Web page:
Anuncio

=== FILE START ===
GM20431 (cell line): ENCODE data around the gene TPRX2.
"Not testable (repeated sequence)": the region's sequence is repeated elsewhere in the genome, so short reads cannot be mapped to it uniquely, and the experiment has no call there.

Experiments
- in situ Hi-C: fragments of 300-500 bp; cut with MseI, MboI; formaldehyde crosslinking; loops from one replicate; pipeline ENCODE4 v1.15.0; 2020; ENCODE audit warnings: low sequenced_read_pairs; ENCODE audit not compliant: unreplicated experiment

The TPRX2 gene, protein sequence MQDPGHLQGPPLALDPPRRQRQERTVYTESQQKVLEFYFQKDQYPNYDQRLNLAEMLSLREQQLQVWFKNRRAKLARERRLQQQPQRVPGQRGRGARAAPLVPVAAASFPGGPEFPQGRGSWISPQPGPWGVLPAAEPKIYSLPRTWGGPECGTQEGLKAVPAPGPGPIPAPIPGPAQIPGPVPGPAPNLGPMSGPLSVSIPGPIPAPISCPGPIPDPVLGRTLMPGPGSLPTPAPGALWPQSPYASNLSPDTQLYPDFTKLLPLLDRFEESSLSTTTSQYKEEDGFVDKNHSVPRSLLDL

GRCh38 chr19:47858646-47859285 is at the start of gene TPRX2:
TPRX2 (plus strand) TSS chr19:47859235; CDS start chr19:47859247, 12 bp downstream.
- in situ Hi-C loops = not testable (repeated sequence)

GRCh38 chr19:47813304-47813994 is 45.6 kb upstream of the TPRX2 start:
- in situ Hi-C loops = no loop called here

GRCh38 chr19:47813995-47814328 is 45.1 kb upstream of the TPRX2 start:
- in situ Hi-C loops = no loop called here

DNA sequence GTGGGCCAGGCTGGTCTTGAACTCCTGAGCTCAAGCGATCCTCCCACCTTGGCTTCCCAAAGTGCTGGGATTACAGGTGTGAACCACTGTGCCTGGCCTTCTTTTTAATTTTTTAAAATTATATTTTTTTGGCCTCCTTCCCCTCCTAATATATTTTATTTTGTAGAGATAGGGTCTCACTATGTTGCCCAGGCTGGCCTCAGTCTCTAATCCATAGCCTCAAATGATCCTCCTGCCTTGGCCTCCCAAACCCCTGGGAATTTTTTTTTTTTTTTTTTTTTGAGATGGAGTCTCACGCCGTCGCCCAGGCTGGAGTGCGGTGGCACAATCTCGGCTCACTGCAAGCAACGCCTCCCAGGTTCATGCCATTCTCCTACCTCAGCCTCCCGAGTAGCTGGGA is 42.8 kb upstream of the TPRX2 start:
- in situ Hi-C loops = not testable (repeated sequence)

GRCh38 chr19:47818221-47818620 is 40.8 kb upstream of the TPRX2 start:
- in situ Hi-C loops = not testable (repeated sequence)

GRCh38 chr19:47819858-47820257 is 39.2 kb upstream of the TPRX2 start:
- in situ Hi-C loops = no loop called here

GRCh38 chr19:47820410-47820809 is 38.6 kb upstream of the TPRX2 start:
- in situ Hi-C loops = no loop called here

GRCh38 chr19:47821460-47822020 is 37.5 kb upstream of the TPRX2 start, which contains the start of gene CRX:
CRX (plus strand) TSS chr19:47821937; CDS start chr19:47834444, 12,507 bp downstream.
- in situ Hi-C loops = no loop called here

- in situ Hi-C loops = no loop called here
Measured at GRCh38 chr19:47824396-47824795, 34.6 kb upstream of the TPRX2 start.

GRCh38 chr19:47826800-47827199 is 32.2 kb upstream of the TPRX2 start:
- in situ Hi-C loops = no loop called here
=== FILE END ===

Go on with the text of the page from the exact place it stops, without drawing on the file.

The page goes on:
Journal of Constructional Steel Research 146 (2018) 76–83 Contents lists available at ScienceDirect Journal of Constructional Steel Research A continuum model for damage evolution simulation of the high strength bridge wires due to corrosion fatigue Bin Sun Department of Engineering Mechanics, Jiangsu Key Laboratory of Engineering Mechanics, Southeast University, Nanjing 210096, China a r t i c l e i n f o Article history: Received 18 December 2017 Received in revised form 15 March 2018 Accepted 26 March 2018 Available online 4 April 2018 Keywords: Damage Corrosion fatigue High strength steel Bridge wires Continuum damage mechanics a b s t r a c t Continuum damage model and simulation algorithm are developed to simulate the corrosion fatigue process of high strength bridge cable steel wires. The developed model can be used to predict the damage curves during the corrosion fatigue process based on the concept of continuum damage mechanics (CDM). The algorithm can be used to simulate the corrosion fatigue damage evolution process of bridge wires from local damage to failure. As case study, the developed model and algorithm have been applied to simulate corrosion fatigue damage evolution of bridge wires under cyclic tensile in 3.5 wt% NaCl solution at 6 Hz, and the numerical prediction results are compared with experimental results. It shows that the developed model and algorithm are reasonable and can be used to study and describe corrosion fatigue damage evolution of bridge wires. © 2018 Elsevier Ltd. All rights reserved. 1. Introduction Many long-span cable-stayed bridges have been built in the world, which are in the order of kilometers. Since stay cables are the main bearing component of long-span cable-stayed bridges [1], their service lives play an important role in the safety of the whole bridge. However, bridge cables are subjected with aggressive corrosion environments and cyclic loading during their service time, and prone to corrosion fatigue failure. Many old cable-stayed bridges all over the world have deteriorated cables, in which some of the steel wires for the main bridge cables are heavily corroded and fractured [2,3]. Rehabilitation work of deteriorated wires due to corrosion fatigue was carried out on the Brooklyn Bridge and the other bridges [4,5]. Since many researches pointed that fatigue life in corrosive environment is signiﬁcantly lower than it in dry air [6,7], it shows that aggressive corrosive environment has an important effect on the fatigue performance of metallic structures, which is because corrosion pits initiate and grow on the material surface in corrosive environments and then continue to cause crack initiation and growth even at very low stress levels [8,9]. Therefore, in order to better evaluate fatigue damage and life of bridge cable steel wires in service corrosive environment, it is necessary to consider the combined action of stress and corrosion. Although many researches have been done, the corrosion fatigue phenomenon of bridge cable steel wires are still necessary to be studied [10]. E-mail address: [email protected] https://doi.org/10.1016/j.jcsr.2018.03.031 0143-974X/© 2018 Elsevier Ltd. All rights reserved. The objective of this paper is to develop a model within continuum damage mechanics (CDM) framework which can be used to simulate the damage evolution of bridge cable steel wires due to the combined action of stress and corrosion. The concept of CDM is ﬁrst presented by Kachanov [11] and widely used in engineering application due to its simplicity, in which a damage variable is used to describe the degradation of material mechanical properties. Although CDM has been widely used to develop cumulative fatigue damage models due to cyclic stress, e.g. Manson [12], Chaboche [13], Fatemi [14], Franke [15], very few continuum models are developed to describe the damage of the high strength bridge cable steel wires due to combined action of cyclic stress and corrosion. In this study, a continuum corrosion fatigue damage model of bridge wires is developed based on an evolution law for damage accumulation due to cyclic stress [13], pit and crack growth rates [16], and pit-to-crack transition criteria [17]. Using the developed model, corrosion fatigue damage simulation algorithm is also developed. Finally, as a case study, corrosion fatigue damage evolution of a pre-split high strength bridge cable steel wire is simulated under cyclic loading within 3.5 wt % NaCl solution at 6 Hz. 2. Corrosion fatigue damage model of bridge wires based on CDM In CDM, macroscopic state variable D is used to describe the distribution, characterization and growth of micro-structural defects. As shown in Fig. 1, D is deﬁned as the gradual loss of effective cross-sectional area Ae due to material degradation processes [18]: D ¼ 1−Ae =A0 ð1Þ B. Sun / Journal of Constructional Steel Research 146 (2018) 76–83 77 A Fig. 1. Schematic diagram of physical damage as deﬁned in CDM framework. radius Re which is similar to the deﬁnition of the effective cross-sectional area Ae. where A0 is the elemental area of the representative volume element (RVE) shown in Fig. 1, in which all properties including micro-structural defects are represented by homogenized variables [19]. For the undamaged material with effective cross sectional area Ae = A0, the damage variable D equals to zero based on Eq. (1). Using the deﬁnition of D shown in Eq. (1), the effective stress σe can be deﬁned as [19]: σ e ¼ σ=ð1−DÞ DCF ¼ 1−Re =R ¼ Rl =R ð3Þ where R is the initial radius for the undamaged material, Rl is the loss of length along the radius within the cross section of the bridge wire. As shown in Eq. (3), in order to obtain the corrosion fatigue damage of bridge wires, Rl should ﬁrst be calculated. In this study, the loss of the length along the radius within cross section of bridge wires Rl were di- ð2Þ where σ is the nominal stress. According to the symmetry feature of cylindrical bridge wires, here the corrosion fatigue damage rates are assumed to be the same along the radius in their cross section. Such as shown in Fig. 2, the loss of length rate along the two arbitrary radius R1, R2 due to corrosion fatigue are same based on the above assumption. Similar to deﬁnition of damage variable due to cyclic stress shown in Eq. (1), here corrosion fatigue damage model of bridge wires DCF is deﬁned based on the effective vided into two conditions Rl 1 and Rl 2 (Rl ¼ Rl 1 þ Rl 2 ): in the ﬁrst condition, Rl 1 can be obtained based on the pit initiation and growth to cracks from outside surface in contact with environment to material inward of bridge wires due to combined action of cyclic stress and corrosion; in the second condition, Rl 2 can be obtained based on loss of effective cross-sectional area within inward of bridge wires due to the action of cyclic stress, where has not been corroded. R O R Rl Re R O R R Fig. 2. Schematic diagram of deﬁnition of the corrosion fatigue damage model of bridge wires. 78 B. Sun / Journal of Constructional Steel Research 146 (2018) 76–83 For calculating the loss of the length along the radius within cross the integration of Eq. (4) from t = 0 to current time t leads to: section of bridge wires for the ﬁrst condition Rl 1 , the pit and crack growth models in previous works [16] are used in this study: Here the used depth x of pit with time t model can be described as [16]: D F ðt Þ ¼ x ¼ α c t βc where t = N/f, f is loading frequency of the cyclic loads. Based on Eq. (1), loss of effective cross-sectional area of bridge wires due to cyclic stress Al = A0 − Ae can be expressed as: ð4Þ where αc, βc are the model parameters. Based on Eq. (4), the pit growth rate model can be written as: dx ¼ βc α c 1=βc xð1−1=βc Þ dt ð5Þ !1−α1 f Δσ β f 1−α f tf 2M 0 ð13Þ Al ¼ D F A0 ð14Þ Then, based on Eqs. (13) and (14), the effective loss of the length along the radius within cross section of the cylindrical bridge wires for the second condition Rl 2 , can be expressed as: Here the used crack growth rate model can be described as [16]: Rl 2 ¼ dx ¼ Cσ P xq dt ð6Þ where C, p, q are the model parameters, and the crack length is also denoted by x for consistency. Based on the pit-to-crack transition criteria of Kondo [17], i.e. the critical depth at which the crack growth rate exceeds that for the pit, the critical pit-to-crack transition size can be obtained based on the Eqs. (5) and (6). xc ¼ β =ð1þβc ðq−1ÞÞ βc α c 1=βc c P Cσ ð7Þ Based on Eqs. (4), (5), (6) and (7), two cases are considered in the calculation of Rl 1 : pit growth stage and crack growth stage. For the ﬁrst case, when x ≤ xc, i.e. t ≤ tp, based on the Eqs. (4) and (7), where xc αc tp ¼ 1=βc ð8Þ Rl 1 can be expressed as: Rl 1 ¼ α c t βc ; t ≤t p ð9Þ For the second case, when x N xc, i.e. t N tp, Rl 1 can be obtained based on Eq. (6): Z Rl 1 xc 1 dx ¼ Cσ P xq Z t dt ð10Þ tp Based on Eq. (10), Rl 1 for the second case can be expressed as: Rl 1 ¼ ð1−qÞ 1=ð1−qÞ xc þ Cσ P t−t p ð1−qÞ 1−q ð11Þ For calculating the loss of the length along the radius within cross section of bridge wires for the second condition Rl 2 , an evolution law for damage accumulation DF due to cyclic stress in previous works [13] are used in this study to calculate loss of effective cross-sectional area based on Eq. (1): dD F ¼ D F α f Δσ 2M0 β f dN ð12Þ where Δσ is the stress range, N is cycles number and αf, βf, M0 are the model parameters. By using the initial condition (DF(0) = 0 for t = 0), pﬃﬃﬃﬃﬃﬃ DFR ð15Þ Up to this point, combining with Eqs. (3), (9), (11), (13) and (15), the developed continuum corrosion fatigue damage model DCF(t) of the cylindrical bridge wires with current time t due to the combined action of stress and corrosion can be obtained based on two conditions: When t ≤ tp, DCF(t) can be expressed as: pﬃﬃﬃﬃﬃﬃﬃﬃﬃﬃﬃﬃ D F ðt Þ þ α c t βc =R ð16 aÞ where tp can be found in Eq. (8), and DF(t) can be found in Eq. (13). When t N tp, DCF(t) can be expressed as: pﬃﬃﬃﬃﬃﬃﬃﬃﬃﬃﬃﬃ D F ðt Þ þ ð1−qÞ 1=ð1−qÞ xc þ Cσ P t−t p ð1−qÞ =R 1−q ð16 bÞ 3. Model parameters determination and application of the developed model In order to verify the developed model, one group corrosion fatigue life data of pre-split bridge cable steel wires is chosen from Ref. [1], which are from the corrosion fatigue experiments of high strength steel test sample under cyclic tensile in 3.5 wt% NaCl solution at 6 Hz with constant stress amplitude. Using Eqs. (16-a), (16-b), DCF(Nf/f) = 1, where Nf is corrosion fatigue life, is chosen to ﬁt the experimental data for obtaining model parameters. The ﬁtted model parameters are summarized in Table.1, and the parameters are dimensionless. Based on the model parameters shown in Table 1, the developed model are used to predict the corrosion fatigue life Nf of the bridge wires using the no-linear equation DCF(Nf/f) = 1 by combining with Eqs. (16-a), (16-b), and compared with experimental data shown in Fig. 3. It shows that the predicted results based on the model agree well with the experiment data, which shows that the developed corrosion fatigue model and the ﬁtted model parameters are reasonable and effective. As an application of the developed model, two continuum damage evolution curves respectively with stress level Δσ = 500MPa (Condition A) and Δσ = 300MPa (Condition B) shown in Fig. 3, are predicted by the developed corrosion fatigue damage model Eqs. (16-a), (16-b) and given in Fig. 4. It shows that the developed model can be used to describe the progressive degradation of material behavior for easy engineering application using a damage variable based on the concept of CDM. Table 1 Parameters of model. Model αf parameters M0 βf βc αc C q p 0.99 702.31 9.12 0.689 1.27 × 10−5 7.29 × 10−9 0.798 2.01 B. Sun / Journal of Constructional Steel Research 146 (2018) 76–83 79 550 500 450 Stress range (MPa) 400 f 350 Numerical curve predicted by the model Experimental data 300 250 200 150 2 10 3 4 10 10 5 10 N Fig. 3. Corrosion fatigue life of high strength steel bridge wires predicted by the model and experiment. 4. FE model-based corrosion fatigue damage simulation algorithm Since cycle-by-cycle corrosion fatigue simulation is computationally prohibitive, here block cycle jump technique [20] is used to speed-up the corrosion fatigue damage simulation in the algorithm. In the block cycle jump technique, here a few seconds Δt of cyclic loading for test sample of bridge wires in corrosion solution is considered to be one standard dynamic loading block with a certain repeated number ΔT, and the choice of the Δt and ΔT is based on the balance of computational time and precision of the corrosion fatigue damage simulation process. The smaller the Δt and ΔT are, the better accuracy is achieved while the longer computational time is expected. In the corrosion fatigue damage simulation using the algorithm, one standard dynamic loading block is ﬁrstly applied on the FE model of the bridge wires, the stress time histories of all elements of the model can be obtained. Then Eqs. (16-a), (16-b) can be used to evaluate the corrosion fatigue damage increment ΔDe CF ðtÞ of all elements due to one standard Fig. 4. Continuum corrosion fatigue damage evolution curves predicted by the model. 80 B. Sun / Journal of Constructional Steel Research 146 (2018) 76–83 dynamic loading block with a certain repeated number ΔT for speed-up the damage simulation based on the block cycle jump technique: ΔDe CF ðt Þ ¼ De CF ðt Þ−De CF ðt−Δt ΔT Þ ¼ ∂DCF ðt−Δt ΔT Þ Δt ΔT ð17Þ ∂t After corrosion fatigue damage increment of all elements can be calculated due to one standard dynamic loading block, the stiffness matrices of the FE model can be updated based on the following equations of motion for bridge wires coupled with the developed corrosion fatigue damage model: n o n o ½Mb d€b þ ½Cb d_b þ ½Kb fdb g ¼ f Fb g ð18Þ where Mb is the mass matrices, Cb is damping matrices, d€b, d_b, and db are respectively the acceleration, velocity and displacement vector of the bridge wires, Fb is the vector of cyclic loading acting on the bridge wires within corrosion solution, and the Kb is stiffness matrices of FE model of the bridge wires coupled with the developed corrosion fatigue damage model, and can be expressed as: Kb ¼ nelem X Ke ð19Þ e¼1 where the nelem is the total number of elements of the FE model, Ke is the stiffness matrices of the element and can be expressed as: corrosion fatigue damage model Eqs. (16-a), (16-b) introduced in the Section 2. Finally, repeat to apply another one standard dynamic loading block and implement the above computational procedure again until the entire corrosion failure. The implementation procedure and ﬂow chart for the FE model-based corrosion fatigue damage simulation algorithm of bridge wires is given in Fig. 5. 5. Numerical analyses on corrosion fatigue damage evolution of a bridge wire 5.1. Numerical example of corrosion fatigue damage simulation of a bridge wire In order to study the corrosion fatigue damage mechanisms of bridge wires, many corrosion fatigue experiments of pre-split high strength steel bridge wires under constant stress amplitude cyclic tensile in 3.5 wt% NaCl solution with different stress levels and loading frequencies were carried out in Ref. [1]. In order to verify the developed corrosion fatigue damage model and simulation algorithm, one corrosion fatigue experiment of a pre-split bridge cable steel wire under cyclic tensile with Δσ = 500MPa and Δσ = 300MPa in 3.5 wt% NaCl solution at 6 Hz is chosen as a numerical case study, which respectively are the condition A and B shown in Fig. 3. And the schematic illustration and FE model of the numerical example is shown in Fig. 6. 5.2. The simulated results by the developed model and simulation algorithm Z BT ðI−DÞEBdV Ke ¼ ð20Þ e where B is strain–displacement relationship matrix, E is the elastic matrix describing the elastic stress–strain relationship, and I is the unit matrix, and D is damage matrix and can be calculated based on the developed As a case study of the developed algorithm, the corrosion fatigue damage evolution process of the bridge wire under the condition A and B described in Section 5.1 are respectively simulated and given in Figs. 7 and 8. Using the algorithm described in Section 4, the corrosion fatigue damage increment of the bridge wire for condition A is evaluated Fig. 5. Flow chart of the corrosion fatigue damage simulation algorithm. B. Sun / Journal of Constructional Steel Research 146 (2018) 76–83 81 Fig. 6. Numerical example of a bridge wire for corrosion fatigue damage simulation. every 10 s with a repeated number ﬁve until the bridge wire is entire failure, i.e. Δt = 10, ΔT = 5, and the stiffness matrices of the FE model is also updated once the new corrosion fatigue damage increment can be calculated. For condition B, Δt = 10, ΔT = 20 are chosen to simulate the fatigue damage evolution of bridge wire. The choice of the Δt and ΔT for the numerical example here is based on the balance of Fig. 7. Corrosion fatigue damage evolution simulation of the bridge wire for condition A. 82 B. Sun / Journal of Constructional Steel Research 146 (2018) 76–83 Fig. 8. Corrosion fatigue damage evolution simulation of the bridge wire for condition B. computational time and precision of the corrosion fatigue damage simulation process, and can also be chosen as the other numerical value. It can be seen from Figs. 7 and 8 that fatigue damage distribution of the bridge wire can be predicted with different loading times. For condition A, corrosion fatigue damage ﬁrst initiate after N = 900 shown in Fig. 7-a. Then corrosion fatigue damage accumulates gradually up to the bridge wire corrosion fatigue failure shown in Fig. 7-d, it shows that the bridge wire loses its bearing capacity and to be failure after N = 1800. In other words, the corrosion fatigue life of the bridge wire under condition A is predicted to be 1800 using the developed algorithm, while the corrosion fatigue life predicted by experiment for the same condition is 2189, and the error is 17.8%. For condition B, the corrosion fatigue life of the bridge wire is predicted to be 9600 using the developed algorithm, while the corrosion fatigue life predicted by experiment for the same condition is 12,545, and the error is 23.5%. It shows that the simulated results predicted by the developed algorithm is reasonable. 6. Conclusions Major conclusions from this study can be summarized as follows: (1) A physical continuum corrosion fatigue damage model is developed to describe the damage process of high strength bridge cable steel wires. (2) The FE model-based algorithm is also developed to simulate the damage evolution of the bridge wires due to corrosion fatigue using the developed model. (3) As case study, the developed model and algorithm have been applied to predict continuum damage evolution of bridge wires under cyclic tensile in 3.5 wt% NaCl solution at 6 Hz with constant stress amplitude. By comparison of the numerical prediction results with the experimental results, it shows that developed model and the algorithm can be used to describe the corrosion fatigue evolution process of bridge wires and obtain reasonable results. Acknowledgements The works described in this paper are ﬁnancially supported by Jiangsu Province Natural Sciences Fund subsidization project (BK20170655, BK20170677), and the Fundamental Research Funds for the Central Universities (3205007817), to which the authors are most grateful. References [1] J.H. Jiang, A.B. Ma, W.F. Weng, G.H. Fu, Y.F. Zhang, G.G. Liu, F.M. Lu, Corrosion fatigue performance of pre-split steel wires for high strength bridge cables, Fatigue Fract. Eng. Mater. Struct. 32 (9) (2009) 769–779. [2] S. Nakamura, K. Suzumura, Experimental study on fatigue strength of corroded bridge wires, J. Bridg. Eng. 18 (3) (2012) 200–209. [3] R. Betti, A.C. West, G. Vermaas, Y. Cao, Corrosion and embrittlement in high-strength wires of suspension bridge cables, J. Bridg. Eng. 10 (2) (2005) 151–162. [4] R. Betti, B. Yanev, Conditions of suspension bridge cables, Proc., The New York city Workshop on Safety Appraisal of Suspension Bridge Main Cables, NCHRP, New Jersey, 1998. [5] F.L. Stahl, C.P. Gagnon, Cable Corrosion, ASCE Press, New York, 1996. [6] T. Palin-Luc, R. Pérez-Mora, C. Bathias, G. Dominguez, P.C. Paris, J.L. Arana, Fatigue crack initiation and growth on a steel in the very high cycle regime with sea water corrosion, Eng. Fract. Mech. 77 (11) (2010) 1953–1962. [7] S. Yang, H.Q. Yang, G. Liu, Y. Huang, L.D. Wang, Approach for fatigue damage assessment of welded structure considering coupling effect between stress and corrosion, Int. J. Fatigue 88 (2016) 88–95. [8] S. Ishihara, S. Saka, Z.Y. Nan, T. Goshima, H. Shibata, B.L. Ding, Study on the pit growth during corrosion fatigue of aluminum alloy, Int. J. Mod. Phys. B 20 (2006) 3975–3980. [9] W.M. Tian, S.M. Li, B. Wang, J.H. Liu, M. Yu, Pitting corrosion of naturally aged AA 7075 aluminum alloys with bimodal grain size, Corros. Sci. 113 (2016) 1–16. [10] S.I. Nakamura, K. Suzumura, Hydrogen embrittlement and corrosion fatigue of corroded bridge wires, J. Constr. Steel Res. 65 (2) (2009) 269–277. [11] L.M. Kachanov, Time of the rupture process under creep condition, TVZ Akad Nauk SSR Otd Tech Nauk, 8, 1958, pp. 26–31. [12] S.S. Manson, G.R. Halford, Practical implementation of the double linear damage rule and damage curve approach for treating cumulative fatigue damage, Int. J. Fract. 17 (2) (1981) 169–192. [13] J.L. Chaboche, P.M. Lesne, A non-linear continuous fatigue damage model, Fatigue Fract. Eng. Mater. Struct. 11 (1) (1988) 1–17. [14] A. Fatemi, L. Yang, Cumulative fatigue damage and life prediction theories: a survey of the state of the art for homogeneous materials, Int. J. Fatigue 20 (1) (1998) 9–31. B. Sun / Journal of Constructional Steel Research 146 (2018) 76–83 [15] L. Franke, G. Dierkes, A non-linear fatigue damage rule with an exponent based on a crack growth boundary condition, Int. J. Fatigue 21 (8) (1999) 761–767. [16] A. Turnbull, L.N. McCartney, S. Zhou, A model to predict the evolution of pitting corrosion and the pit-to-crack transition incorporating statistically distributed input parameters, Corros. Sci. 48 (8) (2006) 2084–2105. [17] Y. Kondo, Prediction of fatigue crack initiation life based on pit growth, Corrosion 45 (1989) 7–11. 83 [18] J. Lemaitre, J.L. Chaboche, Mechanics of Solid Materials, Cambridge University Press, Cambridge, 1990. [19] J. Lemaitre, R. Desmorat, Engineering Fracture Mechanics: Ductile, Creep, Fatigue and Brittle Fracture, Springer-Verlag, Berlin Heidelberg, 2005. [20] J. Fish, M. Bailakanavar, L. Powers, T. Cook, Multiscale fatigue life prediction model for heterogeneous materials, Int. J. Numer. Methods Eng. 91 (10) (2012) 1087–1104.